Advancing the Army's Fitness Leadership
Updated: Oct 14, 2019
An Argument for Precision - Part 1
Preventable musculoskeletal (MSK) injuries plague Army readiness.
Among Active Duty Soldiers, MSK injuries result in over 10 million limited duty days each year and account for over 70% of medically non-deployable Soldiers. Described by health experts as the single biggest health problem in the U.S. Military, almost 50% of service members experience one or more injuries each year, resulting in over 2 million medical encounters, and requiring 90-120 days of lost duty for each injury. Most of these injuries are a result of overuse strains, sprains, and stress fractures to the lower leg and foot; more than half are exercise or sports-related. Of note, available statistics and literature identify running as one of the major causes of MSK injuries. Recruitment, societal, and cultural issues aside, most health experts and senior Army leaders agree a “balanced fitness program” is a critical component of the prescription required to diminish preventable MSK injuries and increase Army readiness. What does a “balanced fitness program” look like? Who will develop, implement, and supervise these efforts? What Army doctrine should we look towards to further understand how to optimize fitness while simultaneously reducing risk of injury?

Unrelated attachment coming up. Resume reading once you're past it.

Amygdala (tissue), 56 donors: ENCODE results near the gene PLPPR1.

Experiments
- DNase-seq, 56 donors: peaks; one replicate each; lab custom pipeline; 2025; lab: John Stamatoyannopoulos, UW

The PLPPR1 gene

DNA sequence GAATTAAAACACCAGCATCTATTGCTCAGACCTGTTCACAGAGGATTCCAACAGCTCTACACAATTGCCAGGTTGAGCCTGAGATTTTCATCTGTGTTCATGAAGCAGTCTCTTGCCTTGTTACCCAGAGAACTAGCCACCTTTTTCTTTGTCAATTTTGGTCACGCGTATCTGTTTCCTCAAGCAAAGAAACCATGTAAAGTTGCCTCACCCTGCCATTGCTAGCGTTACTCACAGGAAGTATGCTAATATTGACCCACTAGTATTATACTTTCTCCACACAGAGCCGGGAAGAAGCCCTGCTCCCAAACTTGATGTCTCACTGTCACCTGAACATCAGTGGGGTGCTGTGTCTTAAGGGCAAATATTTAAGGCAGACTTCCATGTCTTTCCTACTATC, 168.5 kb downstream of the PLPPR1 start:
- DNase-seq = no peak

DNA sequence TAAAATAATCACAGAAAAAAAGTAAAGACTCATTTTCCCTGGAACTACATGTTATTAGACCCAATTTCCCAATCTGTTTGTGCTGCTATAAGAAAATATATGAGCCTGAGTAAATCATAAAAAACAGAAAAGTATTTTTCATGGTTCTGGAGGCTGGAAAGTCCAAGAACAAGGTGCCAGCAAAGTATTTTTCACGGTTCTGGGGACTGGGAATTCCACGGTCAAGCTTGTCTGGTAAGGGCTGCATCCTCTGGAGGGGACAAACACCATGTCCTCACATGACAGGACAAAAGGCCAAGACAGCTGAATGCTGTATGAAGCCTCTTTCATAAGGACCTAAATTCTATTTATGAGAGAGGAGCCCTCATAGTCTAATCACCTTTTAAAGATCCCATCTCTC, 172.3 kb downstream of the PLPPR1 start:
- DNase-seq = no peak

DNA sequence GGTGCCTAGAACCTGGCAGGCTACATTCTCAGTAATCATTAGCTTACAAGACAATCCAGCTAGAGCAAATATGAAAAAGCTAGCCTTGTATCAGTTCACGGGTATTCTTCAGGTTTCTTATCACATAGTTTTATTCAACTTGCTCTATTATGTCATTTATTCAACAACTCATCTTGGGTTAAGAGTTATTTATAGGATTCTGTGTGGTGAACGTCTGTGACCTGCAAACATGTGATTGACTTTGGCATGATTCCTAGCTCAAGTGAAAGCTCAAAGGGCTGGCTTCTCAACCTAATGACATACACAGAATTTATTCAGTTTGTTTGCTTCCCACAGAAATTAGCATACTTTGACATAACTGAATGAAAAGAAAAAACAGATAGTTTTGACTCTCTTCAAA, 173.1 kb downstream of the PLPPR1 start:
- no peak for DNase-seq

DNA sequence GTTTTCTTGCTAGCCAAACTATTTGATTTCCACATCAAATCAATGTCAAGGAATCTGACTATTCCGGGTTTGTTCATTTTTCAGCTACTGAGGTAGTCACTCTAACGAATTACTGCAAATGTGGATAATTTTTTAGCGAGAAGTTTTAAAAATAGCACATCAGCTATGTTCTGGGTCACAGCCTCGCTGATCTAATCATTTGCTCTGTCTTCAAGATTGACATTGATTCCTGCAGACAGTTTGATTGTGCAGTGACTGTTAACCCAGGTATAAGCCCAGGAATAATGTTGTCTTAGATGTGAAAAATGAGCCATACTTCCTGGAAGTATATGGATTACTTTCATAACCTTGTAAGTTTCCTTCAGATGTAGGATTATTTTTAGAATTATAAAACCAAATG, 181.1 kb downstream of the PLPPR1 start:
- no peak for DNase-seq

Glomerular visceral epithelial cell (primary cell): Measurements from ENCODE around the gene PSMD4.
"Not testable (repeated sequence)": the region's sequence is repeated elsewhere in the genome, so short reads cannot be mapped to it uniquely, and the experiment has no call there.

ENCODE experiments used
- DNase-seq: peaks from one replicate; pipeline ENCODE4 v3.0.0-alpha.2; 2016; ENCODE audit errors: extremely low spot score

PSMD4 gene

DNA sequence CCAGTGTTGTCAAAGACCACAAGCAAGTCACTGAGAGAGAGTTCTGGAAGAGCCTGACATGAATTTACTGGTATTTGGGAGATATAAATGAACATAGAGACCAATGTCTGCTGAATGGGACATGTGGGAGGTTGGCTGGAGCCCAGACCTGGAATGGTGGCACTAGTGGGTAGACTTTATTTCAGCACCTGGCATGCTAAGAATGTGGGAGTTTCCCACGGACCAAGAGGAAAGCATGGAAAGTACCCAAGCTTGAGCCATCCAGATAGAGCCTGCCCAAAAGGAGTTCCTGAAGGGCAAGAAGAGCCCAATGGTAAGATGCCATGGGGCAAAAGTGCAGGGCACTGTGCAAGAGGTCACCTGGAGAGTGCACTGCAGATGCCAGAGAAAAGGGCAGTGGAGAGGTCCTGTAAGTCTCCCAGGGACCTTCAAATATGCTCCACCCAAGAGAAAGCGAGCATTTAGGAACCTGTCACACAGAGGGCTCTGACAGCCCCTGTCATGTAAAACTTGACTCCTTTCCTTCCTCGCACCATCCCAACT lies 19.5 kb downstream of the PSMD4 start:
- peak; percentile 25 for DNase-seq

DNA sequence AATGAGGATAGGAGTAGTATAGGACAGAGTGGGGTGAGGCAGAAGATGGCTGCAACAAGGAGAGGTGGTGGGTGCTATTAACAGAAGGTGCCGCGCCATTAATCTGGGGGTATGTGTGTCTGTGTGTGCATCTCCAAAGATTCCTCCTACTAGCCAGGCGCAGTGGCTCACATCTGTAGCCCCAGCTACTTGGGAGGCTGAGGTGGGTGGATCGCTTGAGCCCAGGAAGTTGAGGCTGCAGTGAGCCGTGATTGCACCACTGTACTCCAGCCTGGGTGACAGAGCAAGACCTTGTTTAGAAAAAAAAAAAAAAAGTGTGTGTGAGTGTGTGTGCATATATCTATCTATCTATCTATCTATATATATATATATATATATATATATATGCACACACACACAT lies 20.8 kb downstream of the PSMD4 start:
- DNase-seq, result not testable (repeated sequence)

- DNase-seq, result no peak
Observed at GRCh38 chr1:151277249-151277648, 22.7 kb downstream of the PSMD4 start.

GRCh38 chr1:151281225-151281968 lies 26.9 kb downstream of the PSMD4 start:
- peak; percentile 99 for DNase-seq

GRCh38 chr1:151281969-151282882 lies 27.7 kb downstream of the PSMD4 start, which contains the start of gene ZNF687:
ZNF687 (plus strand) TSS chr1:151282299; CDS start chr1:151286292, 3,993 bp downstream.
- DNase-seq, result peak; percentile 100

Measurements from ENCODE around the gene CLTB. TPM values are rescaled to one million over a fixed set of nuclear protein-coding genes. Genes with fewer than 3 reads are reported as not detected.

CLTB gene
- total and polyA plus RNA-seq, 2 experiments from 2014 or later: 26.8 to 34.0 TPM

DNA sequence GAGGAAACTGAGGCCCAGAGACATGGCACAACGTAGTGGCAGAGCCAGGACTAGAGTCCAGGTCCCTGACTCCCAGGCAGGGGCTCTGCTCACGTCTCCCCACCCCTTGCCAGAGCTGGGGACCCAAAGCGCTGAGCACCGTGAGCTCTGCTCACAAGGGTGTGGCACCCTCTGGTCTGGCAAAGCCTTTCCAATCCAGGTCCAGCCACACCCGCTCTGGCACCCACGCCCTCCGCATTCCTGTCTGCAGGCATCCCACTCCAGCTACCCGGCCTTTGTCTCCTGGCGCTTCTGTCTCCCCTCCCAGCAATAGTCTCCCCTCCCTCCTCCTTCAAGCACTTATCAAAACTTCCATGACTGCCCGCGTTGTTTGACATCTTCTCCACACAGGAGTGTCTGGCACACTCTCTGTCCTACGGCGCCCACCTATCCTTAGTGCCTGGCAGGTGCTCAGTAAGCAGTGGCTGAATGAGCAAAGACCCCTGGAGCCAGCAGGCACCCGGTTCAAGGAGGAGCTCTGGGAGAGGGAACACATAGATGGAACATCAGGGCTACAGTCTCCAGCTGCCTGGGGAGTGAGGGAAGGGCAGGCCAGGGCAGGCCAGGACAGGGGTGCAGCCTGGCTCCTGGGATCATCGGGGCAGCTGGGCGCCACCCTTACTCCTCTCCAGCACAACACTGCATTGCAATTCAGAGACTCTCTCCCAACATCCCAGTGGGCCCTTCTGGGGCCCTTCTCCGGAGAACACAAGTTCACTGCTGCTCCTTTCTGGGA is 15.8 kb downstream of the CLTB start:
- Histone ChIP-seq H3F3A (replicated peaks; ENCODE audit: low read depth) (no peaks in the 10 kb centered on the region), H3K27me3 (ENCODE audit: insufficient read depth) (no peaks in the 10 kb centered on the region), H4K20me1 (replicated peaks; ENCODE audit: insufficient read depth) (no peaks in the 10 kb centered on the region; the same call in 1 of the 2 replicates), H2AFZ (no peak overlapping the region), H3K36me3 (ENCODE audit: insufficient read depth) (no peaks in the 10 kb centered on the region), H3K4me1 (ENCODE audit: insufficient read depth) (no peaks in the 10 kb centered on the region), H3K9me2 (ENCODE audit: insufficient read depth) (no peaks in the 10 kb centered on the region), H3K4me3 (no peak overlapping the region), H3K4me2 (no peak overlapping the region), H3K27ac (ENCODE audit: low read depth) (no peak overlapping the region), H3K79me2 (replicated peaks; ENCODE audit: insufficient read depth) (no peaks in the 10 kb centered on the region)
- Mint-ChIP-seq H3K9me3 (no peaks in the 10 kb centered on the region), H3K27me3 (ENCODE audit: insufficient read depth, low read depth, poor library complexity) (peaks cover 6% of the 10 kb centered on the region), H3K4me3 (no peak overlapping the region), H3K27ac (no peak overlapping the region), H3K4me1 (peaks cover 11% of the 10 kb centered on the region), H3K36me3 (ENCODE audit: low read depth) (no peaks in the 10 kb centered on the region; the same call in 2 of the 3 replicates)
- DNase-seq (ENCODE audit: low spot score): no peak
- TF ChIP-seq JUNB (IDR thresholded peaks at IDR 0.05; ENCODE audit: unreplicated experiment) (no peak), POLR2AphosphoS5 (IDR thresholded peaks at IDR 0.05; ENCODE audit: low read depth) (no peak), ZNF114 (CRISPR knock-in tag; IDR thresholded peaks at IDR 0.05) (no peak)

Current Army doctrine does not sufficiently address these issues. It is incumbent upon platoon-level leaders to plan, prepare, and execute physical readiness training that logically and systematically generates the type of comprehensive physical readiness capable of reducing preventable MSK injuries. To achieve this end state, leaders must understand the fundamental principles offered in “A Leader’s Guide to Training for the ACFT;” more importantly, leaders must empower subordinates to develop and implement training strategies that look vastly different than the physical training that produced success on the APFT. What follows is a practical, evidence-based template intended for use by junior Army leaders to develop physical readiness training strategies representative of the “balanced fitness program” the Army needs.
The ACFT is not an impediment to action; the ACFT is the impetus for action.
The Army Combat Fitness Test (ACFT) presents some challenges; it also presents a great deal of opportunity. As we learn to train for a new fitness test, we must fine-tune our understanding of fitness in the context of performance. Overall fitness can be divided in two categories: physical fitness and motor fitness. Measurable qualities of the human body’s physical processes, or physiology, are the components of physical fitness: muscular strength and endurance; aerobic and anaerobic endurance. Elements of motor fitness like power, speed, agility, coordination, balance, and reaction time, are often overlooked by traditional training programs, but no less vital to performance. The type of overall fitness that will make Soldiers more r